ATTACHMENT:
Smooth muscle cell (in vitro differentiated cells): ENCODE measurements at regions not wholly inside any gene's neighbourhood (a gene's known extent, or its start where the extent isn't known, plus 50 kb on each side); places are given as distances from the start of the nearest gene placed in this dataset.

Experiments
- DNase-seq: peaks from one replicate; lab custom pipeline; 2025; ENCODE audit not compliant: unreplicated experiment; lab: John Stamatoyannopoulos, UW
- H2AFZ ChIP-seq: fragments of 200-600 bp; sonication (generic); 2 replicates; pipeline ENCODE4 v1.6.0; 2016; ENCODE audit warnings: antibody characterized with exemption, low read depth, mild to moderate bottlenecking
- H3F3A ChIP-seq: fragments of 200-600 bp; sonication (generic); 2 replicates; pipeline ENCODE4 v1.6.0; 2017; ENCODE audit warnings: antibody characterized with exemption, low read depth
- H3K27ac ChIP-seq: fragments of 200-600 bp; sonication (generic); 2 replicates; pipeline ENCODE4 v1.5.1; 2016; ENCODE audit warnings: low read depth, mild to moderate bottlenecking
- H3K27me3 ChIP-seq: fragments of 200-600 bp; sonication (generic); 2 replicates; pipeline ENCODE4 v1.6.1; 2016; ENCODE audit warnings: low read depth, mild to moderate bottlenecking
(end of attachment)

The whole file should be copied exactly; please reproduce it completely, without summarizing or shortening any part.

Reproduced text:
Smooth muscle cell (in vitro differentiated cells): ENCODE measurements at regions not wholly inside any gene's neighbourhood (a gene's known extent, or its start where the extent isn't known, plus 50 kb on each side); places are given as distances from the start of the nearest gene placed in this dataset.

Experiments
- DNase-seq: peaks from one replicate; lab custom pipeline; 2025; ENCODE audit not compliant: unreplicated experiment; lab: John Stamatoyannopoulos, UW
- H2AFZ ChIP-seq: fragments of 200-600 bp; sonication (generic); 2 replicates; pipeline ENCODE4 v1.6.0; 2016; ENCODE audit warnings: antibody characterized with exemption, low read depth, mild to moderate bottlenecking
- H3F3A ChIP-seq: fragments of 200-600 bp; sonication (generic); 2 replicates; pipeline ENCODE4 v1.6.0; 2017; ENCODE audit warnings: antibody characterized with exemption, low read depth
- H3K27ac ChIP-seq: fragments of 200-600 bp; sonication (generic); 2 replicates; pipeline ENCODE4 v1.5.1; 2016; ENCODE audit warnings: low read depth, mild to moderate bottlenecking
- H3K27me3 ChIP-seq: fragments of 200-600 bp; sonication (generic); 2 replicates; pipeline ENCODE4 v1.6.1; 2016; ENCODE audit warnings: low read depth, mild to moderate bottlenecking